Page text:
3q29 microdeletion syndrome is a recurrent subtelomeric deletion syndrome with variable clinical manifestations including intellectual deficit and dysmorphic features.
It has been described in 23 patients.
The clinical phenotype is extremely variable. The most common features include mild-to-moderate intellectual deficit and slightly dysmorphic facial features: microcephaly, long and narrow face, short philtrum, large posteriorly rotated ears and high nasal bridge. Autism and gait ataxia have been noted occasionally. Congenital malformations are not common: there are only rare reports of horseshoe kidney, hypospadias and congenital heart defects (patent ductus arteriosus).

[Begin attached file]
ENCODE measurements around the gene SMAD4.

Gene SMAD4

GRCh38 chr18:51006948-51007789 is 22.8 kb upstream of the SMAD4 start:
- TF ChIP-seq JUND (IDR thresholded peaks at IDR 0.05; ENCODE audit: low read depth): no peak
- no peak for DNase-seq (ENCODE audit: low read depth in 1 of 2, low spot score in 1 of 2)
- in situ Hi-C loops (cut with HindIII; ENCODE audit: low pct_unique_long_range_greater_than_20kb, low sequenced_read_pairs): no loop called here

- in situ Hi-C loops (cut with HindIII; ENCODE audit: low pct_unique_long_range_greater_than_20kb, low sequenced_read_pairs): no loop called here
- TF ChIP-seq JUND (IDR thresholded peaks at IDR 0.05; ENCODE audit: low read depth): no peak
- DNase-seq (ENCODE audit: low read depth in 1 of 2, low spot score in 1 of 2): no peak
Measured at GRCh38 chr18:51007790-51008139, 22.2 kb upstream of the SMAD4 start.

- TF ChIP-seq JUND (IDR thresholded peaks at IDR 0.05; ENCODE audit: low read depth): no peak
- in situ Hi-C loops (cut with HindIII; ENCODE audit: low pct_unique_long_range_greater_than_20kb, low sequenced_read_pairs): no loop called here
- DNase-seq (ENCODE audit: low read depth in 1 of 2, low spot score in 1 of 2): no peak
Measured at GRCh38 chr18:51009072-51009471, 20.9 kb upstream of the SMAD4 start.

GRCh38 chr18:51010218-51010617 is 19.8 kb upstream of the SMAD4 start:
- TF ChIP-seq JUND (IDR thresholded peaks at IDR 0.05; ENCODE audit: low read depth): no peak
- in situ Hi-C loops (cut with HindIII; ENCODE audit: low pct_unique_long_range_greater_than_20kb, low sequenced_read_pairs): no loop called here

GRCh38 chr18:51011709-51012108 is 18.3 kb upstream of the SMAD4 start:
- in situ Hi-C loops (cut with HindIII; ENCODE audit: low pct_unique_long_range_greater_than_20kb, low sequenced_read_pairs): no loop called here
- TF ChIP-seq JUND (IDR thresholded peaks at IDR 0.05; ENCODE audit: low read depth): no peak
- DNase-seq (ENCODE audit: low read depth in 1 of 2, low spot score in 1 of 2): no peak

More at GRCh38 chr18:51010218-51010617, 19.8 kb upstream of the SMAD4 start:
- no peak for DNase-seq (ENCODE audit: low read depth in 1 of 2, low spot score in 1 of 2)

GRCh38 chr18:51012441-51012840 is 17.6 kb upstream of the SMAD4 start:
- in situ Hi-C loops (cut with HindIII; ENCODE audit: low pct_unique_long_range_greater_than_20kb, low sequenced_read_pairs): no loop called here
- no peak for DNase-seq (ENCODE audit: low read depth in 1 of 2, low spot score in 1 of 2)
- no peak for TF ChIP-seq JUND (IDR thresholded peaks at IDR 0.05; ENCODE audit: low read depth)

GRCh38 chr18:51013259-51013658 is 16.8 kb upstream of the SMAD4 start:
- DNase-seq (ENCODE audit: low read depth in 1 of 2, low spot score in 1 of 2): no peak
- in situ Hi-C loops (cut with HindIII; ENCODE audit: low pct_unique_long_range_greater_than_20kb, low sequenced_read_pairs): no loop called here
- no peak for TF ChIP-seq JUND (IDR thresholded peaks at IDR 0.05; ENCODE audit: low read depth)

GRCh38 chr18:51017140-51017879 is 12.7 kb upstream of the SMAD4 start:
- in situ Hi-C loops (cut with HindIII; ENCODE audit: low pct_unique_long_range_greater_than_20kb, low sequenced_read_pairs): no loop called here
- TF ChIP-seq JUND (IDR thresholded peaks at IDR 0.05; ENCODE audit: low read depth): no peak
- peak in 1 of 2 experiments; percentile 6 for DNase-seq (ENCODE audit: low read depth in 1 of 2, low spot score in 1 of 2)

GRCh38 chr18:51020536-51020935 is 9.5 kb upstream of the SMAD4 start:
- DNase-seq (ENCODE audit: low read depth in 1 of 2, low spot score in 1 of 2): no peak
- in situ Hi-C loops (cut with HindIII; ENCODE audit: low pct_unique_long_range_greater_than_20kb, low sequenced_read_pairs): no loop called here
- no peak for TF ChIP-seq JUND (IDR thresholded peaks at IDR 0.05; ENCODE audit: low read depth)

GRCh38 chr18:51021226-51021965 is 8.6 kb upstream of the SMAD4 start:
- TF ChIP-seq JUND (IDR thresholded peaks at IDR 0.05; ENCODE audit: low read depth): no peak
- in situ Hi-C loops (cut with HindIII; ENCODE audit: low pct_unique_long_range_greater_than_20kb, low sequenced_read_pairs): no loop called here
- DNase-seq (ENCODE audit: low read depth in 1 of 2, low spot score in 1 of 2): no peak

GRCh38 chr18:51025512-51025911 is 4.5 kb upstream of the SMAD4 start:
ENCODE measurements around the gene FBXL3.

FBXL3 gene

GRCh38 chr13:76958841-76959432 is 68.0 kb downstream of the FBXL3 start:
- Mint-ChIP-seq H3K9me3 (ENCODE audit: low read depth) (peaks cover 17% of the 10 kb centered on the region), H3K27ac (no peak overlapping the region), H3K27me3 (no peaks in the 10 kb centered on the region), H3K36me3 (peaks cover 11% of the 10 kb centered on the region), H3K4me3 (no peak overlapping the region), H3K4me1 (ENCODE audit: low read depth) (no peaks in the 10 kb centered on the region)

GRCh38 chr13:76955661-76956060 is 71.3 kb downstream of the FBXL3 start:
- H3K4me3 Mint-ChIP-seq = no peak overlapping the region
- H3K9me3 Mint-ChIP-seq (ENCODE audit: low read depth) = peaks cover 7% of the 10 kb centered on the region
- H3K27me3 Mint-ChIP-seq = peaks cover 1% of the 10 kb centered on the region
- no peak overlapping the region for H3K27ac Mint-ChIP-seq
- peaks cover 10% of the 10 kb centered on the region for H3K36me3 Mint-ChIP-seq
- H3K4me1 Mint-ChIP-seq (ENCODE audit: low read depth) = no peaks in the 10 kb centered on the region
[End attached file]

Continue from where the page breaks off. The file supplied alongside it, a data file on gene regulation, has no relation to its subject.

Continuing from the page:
The syndrome is caused by a recurrent deletion of the 3q subtelomeric region. The microdeletion is commonly 1.6 Mb in length and encompasses more than 20 genes. It was identified by comparative genomic hybridization (CGH) microarray or fluorescence in situ hybridization (FISH) and the underlying mechanism is likely non-allelic homologous recombination (NAHR). Most of the deletions appear de novo but a few of them were inherited from mildly or non-affected parents. More recently an infant and his father, both with 3q29 microdeletion and cardiac defects, were described as intellectually normal.
Last update: January 2011
- Dr Nicole MORICHON-DELVALLEZ